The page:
Yes, my jeans dried in time and I was able to pack them. Thank you for your concern.
NOW, the snow was still going strong, so we thought we should leave for the airport early to prevent us from being late. After trudging through the winter wonderland, we made it.
So we get to the check-in and get our boarding passes, then move on to give up our check bags. I somehow managed to heave my giant purple suitcase onto the scale. Fortunately, the Lord blessed and my bag was only 48 lbs, when the limit is 50. My friend that was traveling with me threw hers on the scale and it came to 49.5lbs. Then, the agent was worried she had too many batteries and we spent the next 15 minutes digging through her bag to find them… but then realized that they were not in there.
On the first flight I sat next to a guy that was pretty quiet. He only chuckled at some dad joke the pilot made about a famous person- or maybe it was when the flight attendant thanked us for flying Delta instead of American Airlines, when it was actually American Airlines. I just listened to my music and watched out the window for the 50 minute flight.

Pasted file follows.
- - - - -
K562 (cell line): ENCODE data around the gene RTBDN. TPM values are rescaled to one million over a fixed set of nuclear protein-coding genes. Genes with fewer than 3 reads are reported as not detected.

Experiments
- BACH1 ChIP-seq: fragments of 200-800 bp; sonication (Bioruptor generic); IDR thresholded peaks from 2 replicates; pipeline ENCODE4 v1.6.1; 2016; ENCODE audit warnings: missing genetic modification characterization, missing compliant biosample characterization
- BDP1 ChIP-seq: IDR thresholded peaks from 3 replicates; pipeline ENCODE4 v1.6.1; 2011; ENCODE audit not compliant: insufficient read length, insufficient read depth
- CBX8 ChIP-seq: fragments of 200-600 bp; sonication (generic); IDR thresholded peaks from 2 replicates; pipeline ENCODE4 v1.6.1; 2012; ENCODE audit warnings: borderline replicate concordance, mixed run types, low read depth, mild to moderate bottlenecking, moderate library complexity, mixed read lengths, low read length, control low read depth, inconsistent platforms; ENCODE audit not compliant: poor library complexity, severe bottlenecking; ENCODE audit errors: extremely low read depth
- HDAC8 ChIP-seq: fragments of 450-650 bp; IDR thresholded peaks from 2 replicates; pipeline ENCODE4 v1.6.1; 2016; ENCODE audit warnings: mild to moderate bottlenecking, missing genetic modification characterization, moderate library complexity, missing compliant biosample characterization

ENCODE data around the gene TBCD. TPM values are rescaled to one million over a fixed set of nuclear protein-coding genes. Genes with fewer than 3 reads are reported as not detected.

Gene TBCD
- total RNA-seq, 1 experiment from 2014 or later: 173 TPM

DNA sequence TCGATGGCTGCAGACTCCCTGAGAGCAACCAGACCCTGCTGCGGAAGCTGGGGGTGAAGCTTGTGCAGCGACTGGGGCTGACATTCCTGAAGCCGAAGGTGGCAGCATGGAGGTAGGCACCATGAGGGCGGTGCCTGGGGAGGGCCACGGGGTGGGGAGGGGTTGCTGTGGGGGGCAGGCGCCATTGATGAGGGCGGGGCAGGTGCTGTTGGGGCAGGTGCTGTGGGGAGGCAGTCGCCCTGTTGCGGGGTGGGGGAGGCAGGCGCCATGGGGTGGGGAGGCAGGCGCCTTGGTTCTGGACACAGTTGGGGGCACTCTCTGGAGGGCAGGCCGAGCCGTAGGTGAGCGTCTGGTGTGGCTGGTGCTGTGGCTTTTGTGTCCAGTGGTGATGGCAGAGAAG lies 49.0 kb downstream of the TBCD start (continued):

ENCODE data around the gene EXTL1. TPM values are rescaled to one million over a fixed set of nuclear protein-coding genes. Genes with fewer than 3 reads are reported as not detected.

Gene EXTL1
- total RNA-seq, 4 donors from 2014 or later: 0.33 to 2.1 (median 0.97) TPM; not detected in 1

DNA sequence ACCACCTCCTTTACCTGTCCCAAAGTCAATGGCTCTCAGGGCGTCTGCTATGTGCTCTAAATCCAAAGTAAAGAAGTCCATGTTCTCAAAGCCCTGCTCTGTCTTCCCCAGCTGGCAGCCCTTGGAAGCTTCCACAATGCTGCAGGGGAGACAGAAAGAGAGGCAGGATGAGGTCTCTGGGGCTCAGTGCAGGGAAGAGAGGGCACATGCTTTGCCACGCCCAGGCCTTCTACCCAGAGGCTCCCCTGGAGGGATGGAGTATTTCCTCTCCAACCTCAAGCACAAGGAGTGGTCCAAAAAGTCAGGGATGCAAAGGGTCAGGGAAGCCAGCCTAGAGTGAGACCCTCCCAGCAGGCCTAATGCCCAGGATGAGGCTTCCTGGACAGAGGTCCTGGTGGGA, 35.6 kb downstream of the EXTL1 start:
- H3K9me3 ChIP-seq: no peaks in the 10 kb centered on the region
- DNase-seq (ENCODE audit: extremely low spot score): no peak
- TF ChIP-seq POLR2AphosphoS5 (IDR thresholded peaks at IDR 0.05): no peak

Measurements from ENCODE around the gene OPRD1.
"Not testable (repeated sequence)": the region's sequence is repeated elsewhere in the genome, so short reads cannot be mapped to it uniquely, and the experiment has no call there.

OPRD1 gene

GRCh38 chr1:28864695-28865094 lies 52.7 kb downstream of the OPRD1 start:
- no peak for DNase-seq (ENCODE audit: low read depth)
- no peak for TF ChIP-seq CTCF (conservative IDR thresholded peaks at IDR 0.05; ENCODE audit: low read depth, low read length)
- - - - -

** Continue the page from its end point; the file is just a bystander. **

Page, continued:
The next flight, form Chicago to London was a six hour flight. I had a window seat on our Boeing aircraft that would take us across the great Atlantic. Because our first flight was delayed, I was late getting on the second. Therefore, the people who were in the first two seats were already sitting. I immediately felt bad because I would have to crawl over them to get to my seat, and the chances of me getting up whenever I wanted were very slim. They filed out and let me in. The guy sitting next to me in the middle seat said,”Get in your prison”.